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Hey thanks for the response and the information.

If I was looking for 120-130 degree water I don't think the aqua coil I got will work... I asked what the btu/h ratings were and with 180 degree water it was 44k btu/h @ 600 cfm 51.5k @ 800 cfm and 57k @1000 cfm.

Maybe that will work? Again I'm a complete beginner at this and would love to learn more... Either way if I need to send it back I will, still unopened.

edit: I will look up the info on the air handler, I know it is a generic 2 ton unit with lo/med/hi speed
 

Last edited by obg88; 09-01-17 at 06:21 PM. Reason: forgot
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Old 09-01-17, 06:33 PM
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The amount of heat (BTUs/hr.) a coil will output is depended upon its physical size along with the entering and leaving water temperatures and air temperatures. A bigger coil will allow for a greater temperature drop thereby releasing more heat to the air stream.

If you can't get the circulating water temperature below about 150 degrees, the lower the better, there is nothing to gain from a condensing boiler.


The problem is that as the temperature differential between the water and the air come closer the heat transfer RATE between the two becomes less and less. Do not make the mistake of assuming you need high air temperatures from the coil. 100 degrees output is going to still be some 30 degrees warmer than room temperature, more or less and depending on what terminal temperature you desire. Large air flow (larger fan and ducts) will heat just as well as smaller ducts with higher temperature air. Bonus when using larger ducts with slower fans is greatly reduced noise.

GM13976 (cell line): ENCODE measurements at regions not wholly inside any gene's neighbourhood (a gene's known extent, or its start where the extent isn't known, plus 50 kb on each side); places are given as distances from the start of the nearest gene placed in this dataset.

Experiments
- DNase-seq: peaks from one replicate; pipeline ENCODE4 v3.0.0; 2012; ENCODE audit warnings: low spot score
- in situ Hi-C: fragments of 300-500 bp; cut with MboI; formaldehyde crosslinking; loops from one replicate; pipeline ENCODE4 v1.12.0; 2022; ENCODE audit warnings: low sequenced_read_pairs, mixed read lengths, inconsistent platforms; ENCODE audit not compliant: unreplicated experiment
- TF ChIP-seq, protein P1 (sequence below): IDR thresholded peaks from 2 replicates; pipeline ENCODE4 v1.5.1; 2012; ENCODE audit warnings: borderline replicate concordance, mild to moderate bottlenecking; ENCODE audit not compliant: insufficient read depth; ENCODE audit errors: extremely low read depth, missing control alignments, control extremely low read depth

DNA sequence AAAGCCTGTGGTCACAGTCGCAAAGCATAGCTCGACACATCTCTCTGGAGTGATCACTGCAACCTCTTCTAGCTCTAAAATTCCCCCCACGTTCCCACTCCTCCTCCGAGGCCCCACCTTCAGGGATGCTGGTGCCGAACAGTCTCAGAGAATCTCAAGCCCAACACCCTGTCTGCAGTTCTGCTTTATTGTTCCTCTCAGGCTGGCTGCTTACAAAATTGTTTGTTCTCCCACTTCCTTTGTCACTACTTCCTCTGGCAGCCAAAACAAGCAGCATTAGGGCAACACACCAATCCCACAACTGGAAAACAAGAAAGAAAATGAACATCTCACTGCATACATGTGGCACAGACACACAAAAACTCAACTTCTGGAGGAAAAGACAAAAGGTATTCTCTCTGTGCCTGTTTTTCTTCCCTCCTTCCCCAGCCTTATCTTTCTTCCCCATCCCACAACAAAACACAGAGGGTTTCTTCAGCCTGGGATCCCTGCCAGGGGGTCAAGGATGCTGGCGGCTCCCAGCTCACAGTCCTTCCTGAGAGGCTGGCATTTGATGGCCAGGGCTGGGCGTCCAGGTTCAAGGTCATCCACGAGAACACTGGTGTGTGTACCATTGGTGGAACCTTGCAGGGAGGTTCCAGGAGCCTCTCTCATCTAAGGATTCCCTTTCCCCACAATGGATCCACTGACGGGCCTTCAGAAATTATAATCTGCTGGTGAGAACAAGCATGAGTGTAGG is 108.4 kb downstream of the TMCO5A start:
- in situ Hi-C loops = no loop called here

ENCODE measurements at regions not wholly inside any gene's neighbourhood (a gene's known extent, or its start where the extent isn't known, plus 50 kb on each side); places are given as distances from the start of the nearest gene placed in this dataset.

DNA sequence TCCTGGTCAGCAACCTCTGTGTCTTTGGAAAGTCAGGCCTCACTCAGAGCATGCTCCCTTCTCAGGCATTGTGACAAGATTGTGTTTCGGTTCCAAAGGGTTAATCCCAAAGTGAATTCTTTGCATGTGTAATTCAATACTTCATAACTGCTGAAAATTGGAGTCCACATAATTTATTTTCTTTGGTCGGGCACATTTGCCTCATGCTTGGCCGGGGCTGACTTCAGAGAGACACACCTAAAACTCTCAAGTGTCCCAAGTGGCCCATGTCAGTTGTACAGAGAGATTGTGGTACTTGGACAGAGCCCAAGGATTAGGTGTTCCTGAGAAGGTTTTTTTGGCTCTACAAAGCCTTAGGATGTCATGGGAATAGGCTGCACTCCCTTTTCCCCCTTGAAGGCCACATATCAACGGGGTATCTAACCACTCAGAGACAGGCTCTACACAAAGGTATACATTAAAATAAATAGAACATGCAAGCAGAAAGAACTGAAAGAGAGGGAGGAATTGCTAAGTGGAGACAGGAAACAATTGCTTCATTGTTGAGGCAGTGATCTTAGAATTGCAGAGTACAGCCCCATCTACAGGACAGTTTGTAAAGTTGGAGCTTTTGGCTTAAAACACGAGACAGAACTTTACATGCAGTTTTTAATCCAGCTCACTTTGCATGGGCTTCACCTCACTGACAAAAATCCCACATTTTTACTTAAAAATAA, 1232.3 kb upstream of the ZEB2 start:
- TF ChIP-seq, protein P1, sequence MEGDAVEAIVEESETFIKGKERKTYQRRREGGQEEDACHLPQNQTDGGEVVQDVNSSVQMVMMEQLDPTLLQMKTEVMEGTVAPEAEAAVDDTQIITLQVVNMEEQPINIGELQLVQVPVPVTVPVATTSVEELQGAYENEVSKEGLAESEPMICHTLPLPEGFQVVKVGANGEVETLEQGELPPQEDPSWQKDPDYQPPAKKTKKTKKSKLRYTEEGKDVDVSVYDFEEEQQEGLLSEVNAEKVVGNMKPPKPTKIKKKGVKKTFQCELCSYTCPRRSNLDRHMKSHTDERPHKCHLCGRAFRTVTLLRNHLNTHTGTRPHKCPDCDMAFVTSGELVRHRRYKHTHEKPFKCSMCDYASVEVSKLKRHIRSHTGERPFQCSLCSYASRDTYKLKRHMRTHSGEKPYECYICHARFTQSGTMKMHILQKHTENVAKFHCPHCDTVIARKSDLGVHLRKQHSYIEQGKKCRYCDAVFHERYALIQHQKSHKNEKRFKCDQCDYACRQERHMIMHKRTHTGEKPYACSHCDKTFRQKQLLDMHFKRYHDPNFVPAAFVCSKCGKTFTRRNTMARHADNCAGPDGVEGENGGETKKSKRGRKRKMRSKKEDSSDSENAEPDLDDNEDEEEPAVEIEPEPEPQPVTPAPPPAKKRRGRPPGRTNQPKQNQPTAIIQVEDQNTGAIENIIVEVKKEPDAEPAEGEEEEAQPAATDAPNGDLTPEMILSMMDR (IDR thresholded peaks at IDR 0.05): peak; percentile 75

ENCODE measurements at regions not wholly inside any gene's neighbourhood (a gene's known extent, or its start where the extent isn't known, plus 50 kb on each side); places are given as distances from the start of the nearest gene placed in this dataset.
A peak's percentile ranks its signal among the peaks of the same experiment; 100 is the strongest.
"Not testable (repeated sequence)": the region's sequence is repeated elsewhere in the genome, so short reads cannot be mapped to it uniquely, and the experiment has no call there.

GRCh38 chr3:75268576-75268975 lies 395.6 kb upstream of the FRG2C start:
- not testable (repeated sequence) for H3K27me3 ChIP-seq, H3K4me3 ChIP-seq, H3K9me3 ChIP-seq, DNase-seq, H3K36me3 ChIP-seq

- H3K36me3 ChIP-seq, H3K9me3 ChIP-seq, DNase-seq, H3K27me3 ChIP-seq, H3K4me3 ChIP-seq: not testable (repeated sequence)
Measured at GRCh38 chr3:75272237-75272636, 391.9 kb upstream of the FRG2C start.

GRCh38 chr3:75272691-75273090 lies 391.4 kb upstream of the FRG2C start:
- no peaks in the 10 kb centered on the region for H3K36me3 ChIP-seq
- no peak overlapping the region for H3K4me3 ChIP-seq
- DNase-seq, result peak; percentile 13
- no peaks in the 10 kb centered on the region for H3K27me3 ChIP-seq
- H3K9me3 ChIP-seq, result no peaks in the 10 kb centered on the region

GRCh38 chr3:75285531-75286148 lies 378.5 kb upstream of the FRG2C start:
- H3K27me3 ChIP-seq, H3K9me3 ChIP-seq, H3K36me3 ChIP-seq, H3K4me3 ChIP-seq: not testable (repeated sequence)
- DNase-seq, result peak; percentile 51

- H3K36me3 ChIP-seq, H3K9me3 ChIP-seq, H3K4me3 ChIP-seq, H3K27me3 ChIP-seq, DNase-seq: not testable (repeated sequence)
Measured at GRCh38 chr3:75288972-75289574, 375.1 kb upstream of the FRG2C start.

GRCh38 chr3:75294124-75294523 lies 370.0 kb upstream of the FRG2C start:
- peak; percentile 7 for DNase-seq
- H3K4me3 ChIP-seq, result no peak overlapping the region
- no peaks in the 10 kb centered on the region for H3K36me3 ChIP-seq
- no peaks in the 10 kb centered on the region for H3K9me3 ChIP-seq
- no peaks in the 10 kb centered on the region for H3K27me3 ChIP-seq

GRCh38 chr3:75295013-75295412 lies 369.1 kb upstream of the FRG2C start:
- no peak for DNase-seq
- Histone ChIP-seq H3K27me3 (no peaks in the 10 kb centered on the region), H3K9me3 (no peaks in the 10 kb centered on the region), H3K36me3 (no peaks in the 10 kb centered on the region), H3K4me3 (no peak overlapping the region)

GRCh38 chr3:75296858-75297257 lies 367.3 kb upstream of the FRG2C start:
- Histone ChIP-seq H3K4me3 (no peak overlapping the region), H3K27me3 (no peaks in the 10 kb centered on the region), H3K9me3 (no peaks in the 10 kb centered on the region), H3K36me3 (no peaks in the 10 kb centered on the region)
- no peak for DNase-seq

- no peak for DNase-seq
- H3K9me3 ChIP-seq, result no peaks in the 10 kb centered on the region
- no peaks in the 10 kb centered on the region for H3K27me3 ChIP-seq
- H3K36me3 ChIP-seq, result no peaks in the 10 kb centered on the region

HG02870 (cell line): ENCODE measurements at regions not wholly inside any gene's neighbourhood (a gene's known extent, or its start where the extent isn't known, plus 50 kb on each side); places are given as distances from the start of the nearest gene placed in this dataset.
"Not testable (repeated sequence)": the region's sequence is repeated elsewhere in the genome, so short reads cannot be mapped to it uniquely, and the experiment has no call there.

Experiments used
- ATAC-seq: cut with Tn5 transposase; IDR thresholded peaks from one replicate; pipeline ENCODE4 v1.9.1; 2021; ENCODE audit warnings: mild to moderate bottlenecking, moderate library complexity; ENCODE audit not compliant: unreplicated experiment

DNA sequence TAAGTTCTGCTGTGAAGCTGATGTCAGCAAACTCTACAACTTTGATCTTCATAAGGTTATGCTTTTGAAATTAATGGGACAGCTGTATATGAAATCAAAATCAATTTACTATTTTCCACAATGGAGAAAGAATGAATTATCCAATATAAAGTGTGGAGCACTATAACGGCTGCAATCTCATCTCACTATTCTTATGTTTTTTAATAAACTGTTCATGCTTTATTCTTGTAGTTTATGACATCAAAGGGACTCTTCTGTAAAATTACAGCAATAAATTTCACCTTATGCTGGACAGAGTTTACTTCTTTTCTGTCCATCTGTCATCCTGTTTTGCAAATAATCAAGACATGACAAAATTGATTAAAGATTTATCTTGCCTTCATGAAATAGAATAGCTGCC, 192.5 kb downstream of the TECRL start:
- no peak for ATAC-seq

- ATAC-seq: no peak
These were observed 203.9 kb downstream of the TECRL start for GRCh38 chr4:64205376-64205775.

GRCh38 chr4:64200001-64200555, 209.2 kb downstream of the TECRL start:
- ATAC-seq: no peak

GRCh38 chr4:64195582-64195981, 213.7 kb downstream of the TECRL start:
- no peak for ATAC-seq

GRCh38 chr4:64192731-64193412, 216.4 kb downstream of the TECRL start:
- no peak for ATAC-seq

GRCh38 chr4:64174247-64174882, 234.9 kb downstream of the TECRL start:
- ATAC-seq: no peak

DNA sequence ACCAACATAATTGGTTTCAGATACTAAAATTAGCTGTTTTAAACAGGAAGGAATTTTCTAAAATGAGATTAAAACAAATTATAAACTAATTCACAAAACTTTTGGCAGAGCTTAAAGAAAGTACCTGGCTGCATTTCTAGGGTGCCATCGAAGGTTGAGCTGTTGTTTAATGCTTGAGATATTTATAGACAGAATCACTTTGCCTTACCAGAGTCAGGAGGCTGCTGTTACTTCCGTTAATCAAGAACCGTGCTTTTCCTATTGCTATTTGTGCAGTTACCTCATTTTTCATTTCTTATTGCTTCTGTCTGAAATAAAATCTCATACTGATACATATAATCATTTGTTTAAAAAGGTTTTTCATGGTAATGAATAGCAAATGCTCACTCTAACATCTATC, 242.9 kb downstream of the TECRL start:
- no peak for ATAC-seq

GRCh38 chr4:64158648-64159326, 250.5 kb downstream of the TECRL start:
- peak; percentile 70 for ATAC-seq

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Old 09-02-17, 05:20 AM
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Here is a link to the info for the aqua coil I have.

http://www.aquecoil.com/specs/hhuspe..._TV-Series.pdf

Mine is the HHU-TV-1. Again, I can return this and order a larger coil if necessary.

Also is pumping head a concern? I see it listed in the specifications for the coil, mine is from the basement to the attic which is probably 18-22 ft vertically.
 
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Old 09-02-17, 03:56 PM
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The pumping head given in the specs is the dynamic friction pressure loss across the device at rated flow. The 18-22ft you listed not relevant - that is the static pressure drop seen when you fill the system when it's empty.
 
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Old 09-02-17, 04:25 PM
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Thanks for the reply, will that size coil work well with low operating temp of 125-140?
 
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Old 09-02-17, 04:34 PM
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Sorry to be so late in responding. I am unable to look at any specifications or do engineering calculations at this time. Please see my first response.
 
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Old 09-02-17, 04:51 PM
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no worries man, hopefully someone can spare some time to help